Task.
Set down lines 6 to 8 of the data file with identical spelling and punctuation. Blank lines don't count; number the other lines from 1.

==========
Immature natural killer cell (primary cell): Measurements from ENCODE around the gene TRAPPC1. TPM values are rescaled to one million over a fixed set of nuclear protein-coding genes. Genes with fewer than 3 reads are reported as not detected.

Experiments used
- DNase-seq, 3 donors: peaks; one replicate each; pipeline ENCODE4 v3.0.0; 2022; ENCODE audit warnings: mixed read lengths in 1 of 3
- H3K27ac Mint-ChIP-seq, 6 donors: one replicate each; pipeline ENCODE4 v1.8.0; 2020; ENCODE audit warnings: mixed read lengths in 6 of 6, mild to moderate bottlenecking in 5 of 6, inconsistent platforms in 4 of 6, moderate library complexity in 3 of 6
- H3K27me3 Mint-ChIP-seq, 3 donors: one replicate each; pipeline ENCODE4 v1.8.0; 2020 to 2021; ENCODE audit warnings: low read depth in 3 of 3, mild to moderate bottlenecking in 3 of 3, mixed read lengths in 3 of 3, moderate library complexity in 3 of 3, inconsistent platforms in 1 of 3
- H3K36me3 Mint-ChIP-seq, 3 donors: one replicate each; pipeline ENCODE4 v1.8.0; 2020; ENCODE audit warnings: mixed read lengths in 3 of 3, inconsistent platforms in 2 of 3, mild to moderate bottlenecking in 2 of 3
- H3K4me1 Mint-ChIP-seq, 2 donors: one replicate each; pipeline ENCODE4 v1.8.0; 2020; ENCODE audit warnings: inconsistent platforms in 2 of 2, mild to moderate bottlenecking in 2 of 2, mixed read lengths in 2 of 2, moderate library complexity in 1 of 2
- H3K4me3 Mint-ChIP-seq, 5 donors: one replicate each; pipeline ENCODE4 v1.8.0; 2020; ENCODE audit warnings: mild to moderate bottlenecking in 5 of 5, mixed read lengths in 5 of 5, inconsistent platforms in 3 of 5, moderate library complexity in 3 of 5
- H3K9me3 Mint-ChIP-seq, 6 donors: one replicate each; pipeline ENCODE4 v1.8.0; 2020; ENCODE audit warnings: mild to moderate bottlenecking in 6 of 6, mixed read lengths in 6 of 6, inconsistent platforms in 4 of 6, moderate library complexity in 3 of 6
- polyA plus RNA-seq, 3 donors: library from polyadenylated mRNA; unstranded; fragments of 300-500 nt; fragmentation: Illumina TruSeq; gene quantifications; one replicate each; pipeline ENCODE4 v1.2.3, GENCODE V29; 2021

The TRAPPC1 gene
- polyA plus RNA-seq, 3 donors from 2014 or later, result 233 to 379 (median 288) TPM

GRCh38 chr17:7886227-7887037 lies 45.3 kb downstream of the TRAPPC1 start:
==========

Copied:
- H3K36me3 Mint-ChIP-seq, 3 donors: one replicate each; pipeline ENCODE4 v1.8.0; 2020; ENCODE audit warnings: mixed read lengths in 3 of 3, inconsistent platforms in 2 of 3, mild to moderate bottlenecking in 2 of 3
- H3K4me1 Mint-ChIP-seq, 2 donors: one replicate each; pipeline ENCODE4 v1.8.0; 2020; ENCODE audit warnings: inconsistent platforms in 2 of 2, mild to moderate bottlenecking in 2 of 2, mixed read lengths in 2 of 2, moderate library complexity in 1 of 2
- H3K4me3 Mint-ChIP-seq, 5 donors: one replicate each; pipeline ENCODE4 v1.8.0; 2020; ENCODE audit warnings: mild to moderate bottlenecking in 5 of 5, mixed read lengths in 5 of 5, inconsistent platforms in 3 of 5, moderate library complexity in 3 of 5